Osmose allows us a studio rekording budget & having the whole distribution in their hand, I could never deal with that myself, my daily job takes around 50 hours per week now (compared to 70 h per week for last year) which makes it nearly impossible to cope with the mail & any correspondance in general. Even reh’ with the band got closed to impossible for me. All is getting better now, but as far as I am concerned, if A didn’t sign to Osmose, all would have stopped. I couldn’t go on paying 300 usd per month for the band, not having enough to cope for my own living cost.

Now we do loose less cash, but we still loose. So when I get to read that we did become fucking rockstars or sell out, I might ask to whom did we sell out???

A band selling 5000 copies (which even ain’t our case) could never live out of it, I am sure that you are aware of that, but many readers out there that did write us do think that we do earn enough money with the band to live with….

It was ok to reply to those questions the first years, but after a while, it killed me that most people wouldn’t get how it workz…

But hell, we are talking about fuckin labels detailz & how bands are getting fucked most of the time

Right now with Osmose, all is doing ok, we just did spend around 400 usd for this one, (lay out & mastering) since we did excess a bit the budget allowed for the studio rekording.

How is the French “scene?” Are there many bands, zines, or venues to play in? Are there a lot of posers?

Scene in france is not my fave subjekt, I did support many bands from around here in the past, being proud of my “local scene”, but all those bands did fuckin backstabb us for no reasons or so. “allies of today are the backstabbers of tomorrow”, thus I don’t mention too much about bands from around here.There is a fair deal of akts though, most of them are amateurish to the core & spending more time in front of camera or doing shirtz than working on the musikal parts.

All of them are envious little morons who are offended when they realize it is not that “easy” to have a cd out. They all think that demos are useless & that the underground is just a chat room on the net.

For the older ones, we had either conflikts with them or totally different views.

Apart from a few dozen individual in the whole france, we don’t get along too much with individuals from around here.

I had my fair deal of war around here.

In the newer band ; dark opus & aosoth are among my faves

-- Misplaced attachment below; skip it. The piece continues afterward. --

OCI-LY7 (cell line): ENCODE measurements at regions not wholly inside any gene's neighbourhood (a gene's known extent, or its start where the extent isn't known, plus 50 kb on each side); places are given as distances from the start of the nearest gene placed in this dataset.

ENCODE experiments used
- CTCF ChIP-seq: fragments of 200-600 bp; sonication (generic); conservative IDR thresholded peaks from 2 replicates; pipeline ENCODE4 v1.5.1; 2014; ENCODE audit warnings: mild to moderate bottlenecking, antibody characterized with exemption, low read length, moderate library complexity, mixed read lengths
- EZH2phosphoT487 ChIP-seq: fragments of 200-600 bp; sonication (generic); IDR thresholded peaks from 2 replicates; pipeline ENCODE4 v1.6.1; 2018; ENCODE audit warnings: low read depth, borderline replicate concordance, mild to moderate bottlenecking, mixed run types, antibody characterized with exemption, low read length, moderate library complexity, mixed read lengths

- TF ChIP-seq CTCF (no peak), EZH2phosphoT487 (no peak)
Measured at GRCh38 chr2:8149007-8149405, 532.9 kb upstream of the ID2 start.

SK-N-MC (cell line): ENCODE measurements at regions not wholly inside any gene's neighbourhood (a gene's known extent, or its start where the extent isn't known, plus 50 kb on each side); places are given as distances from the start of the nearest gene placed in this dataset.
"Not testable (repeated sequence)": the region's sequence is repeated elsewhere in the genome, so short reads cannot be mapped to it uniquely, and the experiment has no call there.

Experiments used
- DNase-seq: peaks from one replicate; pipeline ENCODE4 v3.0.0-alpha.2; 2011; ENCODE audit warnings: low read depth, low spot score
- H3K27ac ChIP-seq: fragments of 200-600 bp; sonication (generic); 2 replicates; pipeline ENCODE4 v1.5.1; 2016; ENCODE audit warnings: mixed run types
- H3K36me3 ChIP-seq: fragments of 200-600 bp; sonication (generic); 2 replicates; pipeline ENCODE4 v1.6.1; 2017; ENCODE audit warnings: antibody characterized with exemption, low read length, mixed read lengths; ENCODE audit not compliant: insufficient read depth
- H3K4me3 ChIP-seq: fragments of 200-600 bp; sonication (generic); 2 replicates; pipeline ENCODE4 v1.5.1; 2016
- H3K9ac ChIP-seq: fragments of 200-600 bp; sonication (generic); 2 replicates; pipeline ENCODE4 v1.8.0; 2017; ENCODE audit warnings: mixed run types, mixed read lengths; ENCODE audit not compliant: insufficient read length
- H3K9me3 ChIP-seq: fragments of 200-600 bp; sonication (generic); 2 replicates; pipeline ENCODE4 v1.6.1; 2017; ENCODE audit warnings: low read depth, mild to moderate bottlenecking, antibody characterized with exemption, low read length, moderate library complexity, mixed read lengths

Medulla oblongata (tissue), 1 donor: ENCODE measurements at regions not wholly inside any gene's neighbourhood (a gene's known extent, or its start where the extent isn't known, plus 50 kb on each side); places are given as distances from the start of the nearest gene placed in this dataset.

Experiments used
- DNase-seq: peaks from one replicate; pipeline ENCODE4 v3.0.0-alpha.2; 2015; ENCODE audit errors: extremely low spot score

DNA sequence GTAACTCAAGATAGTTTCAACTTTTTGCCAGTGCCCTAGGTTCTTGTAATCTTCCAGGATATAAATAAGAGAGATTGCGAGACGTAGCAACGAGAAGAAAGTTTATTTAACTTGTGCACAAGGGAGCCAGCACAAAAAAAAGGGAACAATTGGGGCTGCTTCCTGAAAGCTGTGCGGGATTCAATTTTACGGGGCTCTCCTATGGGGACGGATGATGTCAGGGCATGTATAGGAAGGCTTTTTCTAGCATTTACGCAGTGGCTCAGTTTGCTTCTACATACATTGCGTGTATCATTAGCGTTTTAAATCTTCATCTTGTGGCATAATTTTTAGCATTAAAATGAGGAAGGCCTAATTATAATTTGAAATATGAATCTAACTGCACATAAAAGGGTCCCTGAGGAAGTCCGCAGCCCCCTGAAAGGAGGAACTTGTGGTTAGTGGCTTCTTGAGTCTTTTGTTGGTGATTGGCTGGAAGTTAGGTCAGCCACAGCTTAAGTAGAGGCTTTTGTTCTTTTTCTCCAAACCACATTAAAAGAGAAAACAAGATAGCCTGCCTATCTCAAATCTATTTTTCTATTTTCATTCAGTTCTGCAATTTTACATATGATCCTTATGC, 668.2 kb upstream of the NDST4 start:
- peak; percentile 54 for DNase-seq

DEATHSPELL OMEGA must be the ultimate black metal band the traditionnal way. END ALL LIFE is without any doubt the best vinyl bm label, they must have by now the CYFAWS on lp out, & that is one Honour for us to be on that label.

Zines? well 666 is the best in the extreme bm/dm way, eternal fire was killer too but defunct (or simply no newz from them since long), stregoica was kult in its dayz, now they are doing ordealis rekords which is very promising (killer work from their part), deadfuckinchurch is a good zine but he said that his final issue will be the next…

Some distro are great too, like paleur mortelle & warchangel.

AntaeuS will have a split 10″ with AOSOTH on Paleur Mortelle (akhaeus@aol.com) in the comin month btw.

Gigs wise, the audience is way better than any us gigs that I got to visit (& I had my fair deal of us deals over the three or four stayz I did over there), we usually get from 150 to 400 nowadays, but places are not so numerous & each venues does cost around 2000 to 3000 usd to rent for a night, with such prices, no bands would get any payment, asking for gas payment is already a dream for bands.

Due to that, in 2001, antaeus only performed live Once.

We did perform a bit more over the past months, with bands like nargaroth, taake, enthroned, eternal majesty…

The last hellish gig we did do was in Paris with taake & enthroned, our best set ever since 2001

In nov 002 we will be among the opening bands for the DEICIDE european tour, we shall desecrate new countries & I do expekt that tour I must say.

It’s nothing you’d understand, but I do have something to say. In fact, I have a lot to say, but now is not the time or place. I don’t know why I’m wasting my time or breath. But what the hell? As for what is said of my life, there have been lies in the past and there will be lies in the future. I don’t believe in the hypocritical, moralistic dogma of this so-called civilized society. I need not look beyond this room to see all the liars, haters, the killers, the crooks, the paranoid cowards — truly trematodes of the Earth, each one in his own legal profession. You maggots make me sick — hypocrites one and all. And no one knows that better than those who kill for policy, clandestinely or openly, as do the governments of the world, which kill in the name of God and country or for whatever reason they deem appropriate. I don’t need to hear all of society’s rationalizations, I’ve heard them all before and the fact remains that what is, is. You don’t understand me. You are not expected to. You are not capable of it. I am beyond your experience. I am beyond good and evil, Legions of the night — night breed — repeat not the errors of the Night Prowler and show no mercy. I will be avenged. Lucifer dwells within us all. That’s it.